“Segun, my conscience can no longer allow me to keep quiet on this issue of the president’s absence from the country.” Prof DORA AKUNYILI 1954-2014
Apparently, already as a child at primary school, Dora Akunyili was very bright, and excelled. At the time she had a rival, a boy with whom she often vied for honours. When they finished primary school, she won a scholarship to secondary school, and then on to university, while her rival was not so fortunate. Professor Akunyili told of an incident, at a motor park on her way back to university in Nsukka at the beginning of a new term when she heard someone calling her name. She didn’t recognize the man, a porter; pushing a wheelbarrow and helping passengers transport their luggage. He introduced himself as her old rival. She noticed that he was excited to see her and even more excited to hear that she was at university studying pharmacy. He insisted on pushing a crumpled note into her hand as “pocket money to buy bread with.” Professor Akunyili said that she wept in the car all the way from that motor park back to the university.
Her determination must have come from experiences like this. Knowing that people had given their last shirt, figuratively speaking, so that she could reach a position in which she was able to change the society. It also gave her the common touch and courage that endeared her to so many.
Before she was appointed as director-general of NAFDAC in 2001, not many Nigerians had heard of the agency. At the time of her appointment, the World Health Organization had estimated that 50 per cent of drugs sold in Nigeria were fake or substandard. Buoyed by the loss of a sister who had died after receiving fake insulin to treat diabetes, she took on the battle against fake drugs. She launched public campaigns and made sure that drugs and packaged food and drink items had to be properly licensed. She also closed down medicine markets that for years had been making profits from trading in substandard medicines. She also tried to tackle the issue of prescription drugs being sold over the counter by sending officials of her agency on undercover visits to patent medicine shops and pharmacies that indulged in the practice. In doing this, she became a heroine to the Nigerian public, who appreciated her efforts and her exemplary public service. While some critics had misgivings about the degree of publicity that she received for her efforts and argued for a more systematic and effective subtler approach to tackling the fake drugs problem, there was no doubt that she brought the issue squarely to the forefront of Nigerian and international attention, winning awards in the process.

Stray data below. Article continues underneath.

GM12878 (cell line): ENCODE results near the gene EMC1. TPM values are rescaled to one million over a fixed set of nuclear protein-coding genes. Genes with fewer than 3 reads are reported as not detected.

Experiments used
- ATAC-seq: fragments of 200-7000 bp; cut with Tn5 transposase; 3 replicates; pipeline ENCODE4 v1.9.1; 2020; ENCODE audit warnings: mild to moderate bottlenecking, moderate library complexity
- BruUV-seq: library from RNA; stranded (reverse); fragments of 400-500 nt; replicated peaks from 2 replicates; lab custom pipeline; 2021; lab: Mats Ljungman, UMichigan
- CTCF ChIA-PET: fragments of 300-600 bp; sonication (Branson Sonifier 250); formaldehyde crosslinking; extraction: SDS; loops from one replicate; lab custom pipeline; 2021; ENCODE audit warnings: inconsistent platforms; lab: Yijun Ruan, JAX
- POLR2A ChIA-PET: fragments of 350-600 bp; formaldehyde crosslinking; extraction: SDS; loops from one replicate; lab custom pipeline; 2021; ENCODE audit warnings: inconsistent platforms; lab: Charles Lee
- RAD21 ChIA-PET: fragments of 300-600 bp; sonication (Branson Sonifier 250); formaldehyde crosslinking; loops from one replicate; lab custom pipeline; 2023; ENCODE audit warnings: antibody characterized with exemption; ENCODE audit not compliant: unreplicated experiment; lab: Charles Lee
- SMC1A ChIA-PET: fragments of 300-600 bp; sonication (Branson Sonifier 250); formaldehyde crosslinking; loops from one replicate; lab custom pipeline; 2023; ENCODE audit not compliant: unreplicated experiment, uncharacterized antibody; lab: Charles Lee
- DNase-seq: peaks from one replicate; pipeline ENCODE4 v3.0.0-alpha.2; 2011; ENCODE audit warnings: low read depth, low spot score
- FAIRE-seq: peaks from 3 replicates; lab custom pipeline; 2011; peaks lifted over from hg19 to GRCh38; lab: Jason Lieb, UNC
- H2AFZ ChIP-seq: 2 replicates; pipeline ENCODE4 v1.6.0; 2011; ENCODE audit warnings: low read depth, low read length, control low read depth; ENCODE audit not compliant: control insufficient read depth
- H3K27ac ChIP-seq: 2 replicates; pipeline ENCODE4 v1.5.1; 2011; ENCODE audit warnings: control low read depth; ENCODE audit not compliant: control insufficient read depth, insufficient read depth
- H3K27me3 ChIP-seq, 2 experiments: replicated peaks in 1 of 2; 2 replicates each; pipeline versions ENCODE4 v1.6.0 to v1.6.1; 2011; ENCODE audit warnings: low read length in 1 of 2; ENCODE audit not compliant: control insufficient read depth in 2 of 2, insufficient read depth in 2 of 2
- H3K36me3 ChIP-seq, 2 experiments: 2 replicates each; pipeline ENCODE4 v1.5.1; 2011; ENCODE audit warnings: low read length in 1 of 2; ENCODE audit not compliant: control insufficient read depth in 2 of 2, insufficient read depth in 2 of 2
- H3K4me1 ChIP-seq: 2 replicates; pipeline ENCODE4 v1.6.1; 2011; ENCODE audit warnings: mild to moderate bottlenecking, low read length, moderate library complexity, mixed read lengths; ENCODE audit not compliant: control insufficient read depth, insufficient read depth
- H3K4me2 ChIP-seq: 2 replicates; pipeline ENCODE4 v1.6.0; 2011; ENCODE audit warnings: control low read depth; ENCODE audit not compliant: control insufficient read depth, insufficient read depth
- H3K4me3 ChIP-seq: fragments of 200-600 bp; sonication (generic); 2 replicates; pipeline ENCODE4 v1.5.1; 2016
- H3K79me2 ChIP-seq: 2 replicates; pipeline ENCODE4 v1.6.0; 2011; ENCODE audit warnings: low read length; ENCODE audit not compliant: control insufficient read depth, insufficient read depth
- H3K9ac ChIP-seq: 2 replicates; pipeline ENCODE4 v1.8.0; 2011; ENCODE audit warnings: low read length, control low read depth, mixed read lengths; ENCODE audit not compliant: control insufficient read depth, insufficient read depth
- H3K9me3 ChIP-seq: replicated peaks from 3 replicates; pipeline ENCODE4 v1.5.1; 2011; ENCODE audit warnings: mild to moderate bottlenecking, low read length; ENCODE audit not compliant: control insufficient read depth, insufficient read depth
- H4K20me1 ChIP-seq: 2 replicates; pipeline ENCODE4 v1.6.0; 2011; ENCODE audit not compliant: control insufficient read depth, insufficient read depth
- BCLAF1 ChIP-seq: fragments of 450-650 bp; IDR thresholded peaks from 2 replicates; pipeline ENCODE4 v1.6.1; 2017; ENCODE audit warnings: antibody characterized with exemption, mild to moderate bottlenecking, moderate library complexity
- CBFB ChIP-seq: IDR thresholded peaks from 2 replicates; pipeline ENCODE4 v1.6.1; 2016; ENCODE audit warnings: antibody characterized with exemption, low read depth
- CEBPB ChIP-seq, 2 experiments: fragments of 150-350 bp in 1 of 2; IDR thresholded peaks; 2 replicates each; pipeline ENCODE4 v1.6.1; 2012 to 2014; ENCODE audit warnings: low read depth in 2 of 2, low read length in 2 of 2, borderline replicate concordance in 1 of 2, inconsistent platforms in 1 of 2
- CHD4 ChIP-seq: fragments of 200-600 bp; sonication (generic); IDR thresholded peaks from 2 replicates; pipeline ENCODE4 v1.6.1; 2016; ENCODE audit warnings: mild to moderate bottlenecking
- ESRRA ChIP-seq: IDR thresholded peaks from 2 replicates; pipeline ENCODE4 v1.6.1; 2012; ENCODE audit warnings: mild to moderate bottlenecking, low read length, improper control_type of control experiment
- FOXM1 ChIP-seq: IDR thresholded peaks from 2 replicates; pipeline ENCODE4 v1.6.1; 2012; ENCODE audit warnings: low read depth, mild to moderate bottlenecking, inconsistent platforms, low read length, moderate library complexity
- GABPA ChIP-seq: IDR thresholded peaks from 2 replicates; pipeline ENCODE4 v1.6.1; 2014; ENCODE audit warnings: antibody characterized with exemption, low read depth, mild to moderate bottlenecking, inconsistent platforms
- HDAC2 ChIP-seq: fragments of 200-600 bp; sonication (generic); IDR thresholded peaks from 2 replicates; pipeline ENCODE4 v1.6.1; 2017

There were many attempts to deter Prof Akunyili with threats and intimidation, but they all failed to stop her.
Following her tenure at NAFDAC, late President Yar’adua, probably impressed by Prof Akunyili as so many, appointed her as Minister for Information and Communication. Many people criticized her for taking on the role. They felt that she had sold out, especially when she had to defend unpopular government policies, but she was adamant that she was still following the same essential call to serve her people.
It was while she was Minister for Information and Communication that she performed another courageous act, which won back many of her earlier admirers. It was early 2010, after President Yar’adua had fallen ill and been flown to Saudi Arabia for treatment. For weeks, he was not seen in public, and a dangerous vacuum was beginning to emerge in leadership in Nigeria. Many politicians were loath to speak out even as ordinary Nigerians lamented the lack of clear information about the president’s whereabouts and condition. At a meeting of the Federal Executive Council, Professor Akunyili made a bold intervention, tabling a paper that argued that she and her fellow ministers could no longer be silent while the nation drifted, and asking that the Vice President be formally appointed as Acting President. As recounted by the journalist Segun Adeniyi in his memoir of his time serving as President Yar’adua’s spokesman, Prof Akunyili said to him “Segun, my conscience can no longer allow me to keep quiet on this issue of the president’s absence from the country. I intend to speak about it today in FEC.” Although many tried to dissuade her, she went ahead and many believed her intervention forced the national assembly to pay attention to the issue, which helped resolve the impasse.
Prof Akunyili’s last public appearance was as a delegate at the National Conference. By then she had already been diagnosed with cancer. Many at the National Conference were shocked at her physical appearance, but such was her commitment to public service that she made that effort even though she was obviously very ill.
She was a teacher of many, supervising postgraduate students even after she had been appointed to national office, and a supporter of women. She appointed many women to her inspectorate team at NAFDAC as she felt that they were less susceptible to corruption than their male counterparts.
The health sector, Nigeria and indeed the world has suffered a great loss. It is also poignant that such a prominent and dedicated Nigerian public servant who had devoted so much to the Nigerian health sector had to seek medical treatment in India in her final illness. Perhaps one way of honouring her will be to ensure that in future, Nigerians can be treated locally, without needing to travel to India, Germany and Dubai.
At Nigeria Health Watch, we salute Prof Dora Nkem Akunyili and bid her farewell, sending our thoughts and prayers to her family, friends and many admirers across the world.
Never doubt that a small group of thoughtful committed people can change the world; indeed it is the only thing that ever has…Margaret Mead